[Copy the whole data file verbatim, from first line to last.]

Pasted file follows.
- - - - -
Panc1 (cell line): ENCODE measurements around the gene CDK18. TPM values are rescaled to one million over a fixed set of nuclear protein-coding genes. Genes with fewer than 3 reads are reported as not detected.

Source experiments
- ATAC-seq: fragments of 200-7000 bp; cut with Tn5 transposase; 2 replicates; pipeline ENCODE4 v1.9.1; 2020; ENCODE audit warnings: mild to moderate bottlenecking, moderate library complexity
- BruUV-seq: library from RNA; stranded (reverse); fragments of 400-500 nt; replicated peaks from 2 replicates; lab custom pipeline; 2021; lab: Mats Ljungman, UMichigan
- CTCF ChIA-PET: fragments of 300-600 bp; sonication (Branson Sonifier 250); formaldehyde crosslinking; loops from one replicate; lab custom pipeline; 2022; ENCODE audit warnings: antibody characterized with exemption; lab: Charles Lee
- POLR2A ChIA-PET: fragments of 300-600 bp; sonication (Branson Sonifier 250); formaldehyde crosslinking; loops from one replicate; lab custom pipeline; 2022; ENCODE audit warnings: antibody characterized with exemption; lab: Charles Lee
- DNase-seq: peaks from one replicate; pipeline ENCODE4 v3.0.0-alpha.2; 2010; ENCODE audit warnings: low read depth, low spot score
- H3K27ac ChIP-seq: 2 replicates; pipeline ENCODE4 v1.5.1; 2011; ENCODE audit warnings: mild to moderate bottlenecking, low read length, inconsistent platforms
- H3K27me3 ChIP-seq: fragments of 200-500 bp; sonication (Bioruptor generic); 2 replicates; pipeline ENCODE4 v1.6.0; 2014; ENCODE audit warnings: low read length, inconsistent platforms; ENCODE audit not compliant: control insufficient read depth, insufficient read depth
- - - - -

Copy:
Panc1 (cell line): ENCODE measurements around the gene CDK18. TPM values are rescaled to one million over a fixed set of nuclear protein-coding genes. Genes with fewer than 3 reads are reported as not detected.

Source experiments
- ATAC-seq: fragments of 200-7000 bp; cut with Tn5 transposase; 2 replicates; pipeline ENCODE4 v1.9.1; 2020; ENCODE audit warnings: mild to moderate bottlenecking, moderate library complexity
- BruUV-seq: library from RNA; stranded (reverse); fragments of 400-500 nt; replicated peaks from 2 replicates; lab custom pipeline; 2021; lab: Mats Ljungman, UMichigan
- CTCF ChIA-PET: fragments of 300-600 bp; sonication (Branson Sonifier 250); formaldehyde crosslinking; loops from one replicate; lab custom pipeline; 2022; ENCODE audit warnings: antibody characterized with exemption; lab: Charles Lee
- POLR2A ChIA-PET: fragments of 300-600 bp; sonication (Branson Sonifier 250); formaldehyde crosslinking; loops from one replicate; lab custom pipeline; 2022; ENCODE audit warnings: antibody characterized with exemption; lab: Charles Lee
- DNase-seq: peaks from one replicate; pipeline ENCODE4 v3.0.0-alpha.2; 2010; ENCODE audit warnings: low read depth, low spot score
- H3K27ac ChIP-seq: 2 replicates; pipeline ENCODE4 v1.5.1; 2011; ENCODE audit warnings: mild to moderate bottlenecking, low read length, inconsistent platforms
- H3K27me3 ChIP-seq: fragments of 200-500 bp; sonication (Bioruptor generic); 2 replicates; pipeline ENCODE4 v1.6.0; 2014; ENCODE audit warnings: low read length, inconsistent platforms; ENCODE audit not compliant: control insufficient read depth, insufficient read depth